Erla Faye Forsyth, Peter Carlone, John Voth, Kaitlin Williams

Pacific Theatre opened their 30th season with the much loved and often remounted 1983 Larry Shue play The Foreigner to much positive effect. For folks wanting some light hearted escapist fare, they get that in spades. The Saturday night audience laughed long and loudly.

On the surface of things, you have your standard loser propelled forward by circumstances mostly beyond his control. When at last, push comes to shove, he shoves back. Our new hero has found redemption and the audience goes home happy after rewarding the production with a standing ovation.

Charlie Baker is in need of a rest. His ailing wife has cheated on him and work is not going so well either. Charlie’s friend Froggy invites him to a Georgia fishing retreat to refresh. Charlie, feeling uncomfortable and inadequate in the presence of others, feigns a disguise and elects to be a non-anglophone Foreigner.

John Voth
[John Voth]

The play’s other main characters are soon introduced. First we meet the parochial but well-meaning inn owner Betty Meeks. Unlucky sweet young thing Catherine Simms is now engaged to and carrying the child of the Reverend David Marshall Lee. Next up is the mean-minded county inspector Owen Musser. Finally in pops Ellard Simms an amiable but slow-witted brother of Catherine. Not surprisingly, not all is as it first seems. After much interplay the rather convoluted plot works itself quite nicely to conclude with a bang. A big one at that.

How each character reacts to The Foreigner is what sets the play in motion and moves it forward. In the end, nefarious and insidious evil doers are revealed and thwarted. The innocent are saved and rewarded.

The non-standard configuration of the Pacific Theatre presents quite a challenge to any production company and director Evan Frayne, for the most part, is able to keep eyes focused on the players as the trap is set and then sprung.

Lauchlin Johnston’s set design cleverly optimizes every inch of the space provided. The look and feel of his vision look and feel just right. As well, the lighting creates the desired mood and the limited soundscape conjures up images of the rural south.

The role of Charlie involves a sweet gentleness that cannot be taught in acting school. Even when appalling aspects of the plot become known, unkindness may not be revealed. Charlie has to put things right and in just the right way. Actor John Voth rises to the challenge in an endearing performance. The audience loved him.

Mack Gordon (the Reverend) has to walk that tightrope of being choice husband material while at the same time being believable as a dirty double dealer. Byron Noble as Owen has the more traditional role of the southern cracker slimeball. Both actors succeeded beautifully in their characterizations. On a minor note, Mr. Gordon often strays too far from his intended Georgian drawl.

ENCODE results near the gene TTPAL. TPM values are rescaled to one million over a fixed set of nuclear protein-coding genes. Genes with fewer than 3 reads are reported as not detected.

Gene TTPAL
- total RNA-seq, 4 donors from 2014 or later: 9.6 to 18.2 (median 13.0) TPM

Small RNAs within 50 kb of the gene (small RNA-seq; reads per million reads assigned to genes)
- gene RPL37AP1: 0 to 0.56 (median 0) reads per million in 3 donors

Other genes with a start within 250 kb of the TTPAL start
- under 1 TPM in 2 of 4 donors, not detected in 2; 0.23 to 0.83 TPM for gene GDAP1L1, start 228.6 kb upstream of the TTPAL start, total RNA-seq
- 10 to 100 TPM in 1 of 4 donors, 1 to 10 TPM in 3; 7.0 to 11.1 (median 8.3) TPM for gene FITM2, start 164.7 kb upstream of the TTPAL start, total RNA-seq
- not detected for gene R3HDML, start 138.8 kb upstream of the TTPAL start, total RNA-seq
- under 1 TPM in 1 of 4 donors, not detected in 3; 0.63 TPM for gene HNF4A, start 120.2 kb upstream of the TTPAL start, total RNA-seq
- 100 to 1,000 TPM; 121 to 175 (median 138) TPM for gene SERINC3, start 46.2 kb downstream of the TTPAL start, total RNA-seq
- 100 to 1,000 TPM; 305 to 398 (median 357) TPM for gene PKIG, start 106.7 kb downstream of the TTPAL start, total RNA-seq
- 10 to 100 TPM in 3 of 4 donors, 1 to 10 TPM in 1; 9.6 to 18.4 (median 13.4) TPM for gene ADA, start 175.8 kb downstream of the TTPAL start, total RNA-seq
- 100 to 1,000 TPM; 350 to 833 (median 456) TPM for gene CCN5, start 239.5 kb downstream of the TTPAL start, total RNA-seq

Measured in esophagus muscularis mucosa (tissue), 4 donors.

Kaitlin Williams (Catherine) provides the eye candy but she also gets to show her acting chops to great effect. She was convincing as both b*tch and ingenue before morphing into a more likable damsel in distress. It is easy to see how Charlie falls forward into his role of protector. Peter Carlone of Peter N’ Chris sketch comedy fame is perfect as the dull but huggable Ellard.

Erla Faye Forsyth, Ryan Scramstad
[Erla Faye Forsyth, Ryan Scramstad]

Ryan Scramstad (Froggy) and Erla Faye Forsyth (Betty) particularly impressed this reviewer. Mr. Scramstad has to be big and brash to contrast the milquetoast Charlie. He was all of that and funny too. Ms. Forsyth’s comic timing was able to make the most of the lines given to her even when they weren’t necessarily all that humorous.

All that said, the story does raise some serious issues. How should we treat folks unlike ourselves: with indulgence, equanimity, charity, indifference, intolerance? How do our actions motivate other’s reactions? What would it take to make us betray a loved one? Does the Ku Klux Klan have a legitimate case to make and a cause to defend? Many a cup of coffee or glass of wine will have to be raised to reach any sort of consensus.

Enjoy The Foreigner on whatever level you wish. Enjoy it you will. The Foreigner continues at the Pacific Theatre through October 12.

All photos by Ron Reed.

About Our Contributor Larry Ghini

Larry Ghini

Larry Ghini enjoys Vancouver's vibrant theatre scene and has taken in many productions over the years. He holds a BA in Sociology from Simon Fraser University. Larry is financially involved with the film Eadweard Muybridge, produced by Josh Epstein, directed by Kyle Rideout, and starring Michael Eklund.

1 Comment

  • Pingback by The Foreigner | textingthecity — February 22, 2015 @ 4:59 pm

    […] he appears uptight and concerned with his ailing yet cheating wife. I learned a great word from this review of the play: “milquetoast.” It means “a person who is tired or submissive.” […]

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